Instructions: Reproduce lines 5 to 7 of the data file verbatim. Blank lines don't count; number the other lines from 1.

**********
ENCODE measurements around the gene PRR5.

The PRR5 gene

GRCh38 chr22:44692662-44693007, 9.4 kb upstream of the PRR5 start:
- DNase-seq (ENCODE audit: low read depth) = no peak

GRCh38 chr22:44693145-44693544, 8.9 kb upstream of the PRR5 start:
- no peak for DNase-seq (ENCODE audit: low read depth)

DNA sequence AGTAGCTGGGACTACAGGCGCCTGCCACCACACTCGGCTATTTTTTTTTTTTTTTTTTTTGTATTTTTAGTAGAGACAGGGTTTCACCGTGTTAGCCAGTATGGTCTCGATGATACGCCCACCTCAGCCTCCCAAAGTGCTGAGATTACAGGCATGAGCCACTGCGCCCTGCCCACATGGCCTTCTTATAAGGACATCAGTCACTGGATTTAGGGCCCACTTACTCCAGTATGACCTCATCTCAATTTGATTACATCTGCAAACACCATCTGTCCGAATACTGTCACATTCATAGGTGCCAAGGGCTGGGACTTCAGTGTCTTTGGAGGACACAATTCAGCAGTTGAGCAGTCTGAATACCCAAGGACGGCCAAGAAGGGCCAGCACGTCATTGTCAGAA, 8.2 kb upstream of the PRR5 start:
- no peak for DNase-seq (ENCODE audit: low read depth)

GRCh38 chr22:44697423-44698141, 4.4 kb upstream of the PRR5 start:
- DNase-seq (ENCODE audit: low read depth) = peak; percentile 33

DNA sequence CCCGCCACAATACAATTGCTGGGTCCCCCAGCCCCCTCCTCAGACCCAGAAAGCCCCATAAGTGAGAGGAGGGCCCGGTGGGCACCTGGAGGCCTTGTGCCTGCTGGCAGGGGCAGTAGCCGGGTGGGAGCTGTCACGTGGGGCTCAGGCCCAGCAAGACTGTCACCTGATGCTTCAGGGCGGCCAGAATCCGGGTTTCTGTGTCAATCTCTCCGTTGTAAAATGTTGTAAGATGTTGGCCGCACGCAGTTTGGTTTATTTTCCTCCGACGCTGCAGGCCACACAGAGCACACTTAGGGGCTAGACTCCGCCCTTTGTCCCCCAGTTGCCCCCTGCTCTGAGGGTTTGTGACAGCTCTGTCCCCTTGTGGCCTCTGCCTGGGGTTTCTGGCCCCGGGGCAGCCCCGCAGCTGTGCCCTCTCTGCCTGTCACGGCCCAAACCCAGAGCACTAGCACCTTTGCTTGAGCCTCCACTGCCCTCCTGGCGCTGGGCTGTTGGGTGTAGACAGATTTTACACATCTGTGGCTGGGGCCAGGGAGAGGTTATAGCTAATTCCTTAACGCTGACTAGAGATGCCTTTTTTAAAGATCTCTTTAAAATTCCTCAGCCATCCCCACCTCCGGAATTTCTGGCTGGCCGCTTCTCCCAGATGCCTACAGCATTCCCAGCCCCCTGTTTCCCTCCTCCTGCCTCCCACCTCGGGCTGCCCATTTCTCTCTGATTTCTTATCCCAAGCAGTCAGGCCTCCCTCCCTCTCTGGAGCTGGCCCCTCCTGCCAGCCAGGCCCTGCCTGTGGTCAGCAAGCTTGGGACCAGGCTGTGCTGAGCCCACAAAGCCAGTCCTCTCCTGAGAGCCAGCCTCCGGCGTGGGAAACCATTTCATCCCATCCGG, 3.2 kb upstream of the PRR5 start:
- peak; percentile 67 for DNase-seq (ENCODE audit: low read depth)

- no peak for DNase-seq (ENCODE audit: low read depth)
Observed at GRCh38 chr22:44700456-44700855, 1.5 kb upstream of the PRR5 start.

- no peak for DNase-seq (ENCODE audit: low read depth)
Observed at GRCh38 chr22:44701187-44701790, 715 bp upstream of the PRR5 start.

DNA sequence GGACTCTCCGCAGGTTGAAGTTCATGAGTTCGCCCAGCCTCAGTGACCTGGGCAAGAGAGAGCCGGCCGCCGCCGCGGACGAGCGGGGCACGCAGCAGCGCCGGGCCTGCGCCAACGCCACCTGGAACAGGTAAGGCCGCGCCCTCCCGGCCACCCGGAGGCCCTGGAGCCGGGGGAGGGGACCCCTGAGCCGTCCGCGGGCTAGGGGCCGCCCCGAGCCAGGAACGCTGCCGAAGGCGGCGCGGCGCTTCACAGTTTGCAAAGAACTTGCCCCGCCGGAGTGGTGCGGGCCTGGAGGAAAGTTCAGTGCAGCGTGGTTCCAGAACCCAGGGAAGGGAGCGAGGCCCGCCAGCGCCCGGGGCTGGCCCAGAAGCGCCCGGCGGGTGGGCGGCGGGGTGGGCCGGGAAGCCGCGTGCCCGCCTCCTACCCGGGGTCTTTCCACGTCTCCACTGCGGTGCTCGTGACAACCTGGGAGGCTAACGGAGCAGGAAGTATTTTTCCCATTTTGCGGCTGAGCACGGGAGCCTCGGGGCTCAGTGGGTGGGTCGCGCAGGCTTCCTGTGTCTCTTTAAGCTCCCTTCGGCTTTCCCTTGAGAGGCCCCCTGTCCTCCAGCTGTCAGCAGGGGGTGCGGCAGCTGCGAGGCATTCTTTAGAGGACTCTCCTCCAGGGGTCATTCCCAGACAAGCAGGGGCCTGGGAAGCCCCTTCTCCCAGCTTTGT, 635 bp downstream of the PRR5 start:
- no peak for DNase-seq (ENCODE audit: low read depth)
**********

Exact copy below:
GRCh38 chr22:44693145-44693544, 8.9 kb upstream of the PRR5 start:
- no peak for DNase-seq (ENCODE audit: low read depth)

DNA sequence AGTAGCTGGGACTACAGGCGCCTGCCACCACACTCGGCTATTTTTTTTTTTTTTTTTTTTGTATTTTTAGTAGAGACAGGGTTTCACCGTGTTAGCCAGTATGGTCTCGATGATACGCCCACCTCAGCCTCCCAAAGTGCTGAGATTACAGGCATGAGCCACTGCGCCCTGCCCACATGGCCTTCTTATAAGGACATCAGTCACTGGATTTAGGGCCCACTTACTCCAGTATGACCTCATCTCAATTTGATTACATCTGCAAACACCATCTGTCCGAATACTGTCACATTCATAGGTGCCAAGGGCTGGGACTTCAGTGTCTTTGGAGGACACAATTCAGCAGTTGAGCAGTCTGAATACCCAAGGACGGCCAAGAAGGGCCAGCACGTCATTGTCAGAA, 8.2 kb upstream of the PRR5 start: